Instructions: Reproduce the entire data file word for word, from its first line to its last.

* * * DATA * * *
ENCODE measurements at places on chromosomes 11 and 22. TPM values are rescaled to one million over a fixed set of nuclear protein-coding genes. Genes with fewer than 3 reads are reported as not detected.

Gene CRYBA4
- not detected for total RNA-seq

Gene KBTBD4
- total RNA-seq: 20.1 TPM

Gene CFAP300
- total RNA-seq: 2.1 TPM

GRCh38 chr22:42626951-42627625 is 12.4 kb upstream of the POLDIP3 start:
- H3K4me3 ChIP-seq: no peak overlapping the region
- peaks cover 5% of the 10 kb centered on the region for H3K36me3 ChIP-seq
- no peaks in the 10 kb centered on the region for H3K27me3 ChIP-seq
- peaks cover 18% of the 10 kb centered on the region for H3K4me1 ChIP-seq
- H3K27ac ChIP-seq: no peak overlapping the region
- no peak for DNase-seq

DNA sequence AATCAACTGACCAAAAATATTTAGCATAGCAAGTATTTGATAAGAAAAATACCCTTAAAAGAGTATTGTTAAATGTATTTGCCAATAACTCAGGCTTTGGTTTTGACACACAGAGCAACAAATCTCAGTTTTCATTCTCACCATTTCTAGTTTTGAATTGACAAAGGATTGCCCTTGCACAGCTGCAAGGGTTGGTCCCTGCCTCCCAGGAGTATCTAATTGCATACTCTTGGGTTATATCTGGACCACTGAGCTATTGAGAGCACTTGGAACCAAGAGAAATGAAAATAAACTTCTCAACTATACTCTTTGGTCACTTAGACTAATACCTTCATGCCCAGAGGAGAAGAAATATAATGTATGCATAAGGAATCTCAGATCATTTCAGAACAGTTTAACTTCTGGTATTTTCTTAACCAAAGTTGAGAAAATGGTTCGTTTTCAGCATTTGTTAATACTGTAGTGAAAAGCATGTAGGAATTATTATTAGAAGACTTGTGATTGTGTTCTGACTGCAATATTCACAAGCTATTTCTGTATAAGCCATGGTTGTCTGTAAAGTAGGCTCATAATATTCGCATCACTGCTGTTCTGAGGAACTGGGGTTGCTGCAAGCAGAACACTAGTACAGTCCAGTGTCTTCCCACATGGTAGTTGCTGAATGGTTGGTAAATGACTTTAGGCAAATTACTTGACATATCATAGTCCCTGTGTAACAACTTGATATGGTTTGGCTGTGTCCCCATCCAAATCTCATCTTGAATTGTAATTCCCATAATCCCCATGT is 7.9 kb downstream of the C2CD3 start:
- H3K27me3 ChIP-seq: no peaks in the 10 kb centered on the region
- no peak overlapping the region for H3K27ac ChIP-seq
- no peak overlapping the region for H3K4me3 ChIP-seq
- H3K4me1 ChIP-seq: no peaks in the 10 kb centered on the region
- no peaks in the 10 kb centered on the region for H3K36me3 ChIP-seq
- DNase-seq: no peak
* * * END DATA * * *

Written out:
ENCODE measurements at places on chromosomes 11 and 22. TPM values are rescaled to one million over a fixed set of nuclear protein-coding genes. Genes with fewer than 3 reads are reported as not detected.

Gene CRYBA4
- not detected for total RNA-seq

Gene KBTBD4
- total RNA-seq: 20.1 TPM

Gene CFAP300
- total RNA-seq: 2.1 TPM

GRCh38 chr22:42626951-42627625 is 12.4 kb upstream of the POLDIP3 start:
- H3K4me3 ChIP-seq: no peak overlapping the region
- peaks cover 5% of the 10 kb centered on the region for H3K36me3 ChIP-seq
- no peaks in the 10 kb centered on the region for H3K27me3 ChIP-seq
- peaks cover 18% of the 10 kb centered on the region for H3K4me1 ChIP-seq
- H3K27ac ChIP-seq: no peak overlapping the region
- no peak for DNase-seq

DNA sequence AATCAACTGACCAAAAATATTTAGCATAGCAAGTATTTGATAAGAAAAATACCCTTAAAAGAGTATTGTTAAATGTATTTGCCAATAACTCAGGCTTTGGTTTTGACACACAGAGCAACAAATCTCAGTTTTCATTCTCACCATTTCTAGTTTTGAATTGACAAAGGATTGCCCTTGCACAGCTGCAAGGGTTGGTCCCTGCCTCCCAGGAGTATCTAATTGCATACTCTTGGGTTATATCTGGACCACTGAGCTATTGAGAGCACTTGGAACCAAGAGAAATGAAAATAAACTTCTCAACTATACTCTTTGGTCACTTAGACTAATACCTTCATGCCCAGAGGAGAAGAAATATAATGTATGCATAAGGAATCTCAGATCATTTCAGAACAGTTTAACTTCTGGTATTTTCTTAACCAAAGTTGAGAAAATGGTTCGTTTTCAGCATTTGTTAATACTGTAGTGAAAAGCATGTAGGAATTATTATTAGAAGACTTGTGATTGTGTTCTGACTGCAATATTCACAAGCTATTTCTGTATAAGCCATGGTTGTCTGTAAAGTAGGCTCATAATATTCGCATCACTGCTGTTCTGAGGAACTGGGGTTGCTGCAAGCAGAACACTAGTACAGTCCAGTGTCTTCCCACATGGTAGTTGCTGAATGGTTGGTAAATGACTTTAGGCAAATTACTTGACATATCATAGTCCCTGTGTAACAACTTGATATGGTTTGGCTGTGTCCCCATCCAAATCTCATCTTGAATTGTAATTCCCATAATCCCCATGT is 7.9 kb downstream of the C2CD3 start:
- H3K27me3 ChIP-seq: no peaks in the 10 kb centered on the region
- no peak overlapping the region for H3K27ac ChIP-seq
- no peak overlapping the region for H3K4me3 ChIP-seq
- H3K4me1 ChIP-seq: no peaks in the 10 kb centered on the region
- no peaks in the 10 kb centered on the region for H3K36me3 ChIP-seq
- DNase-seq: no peak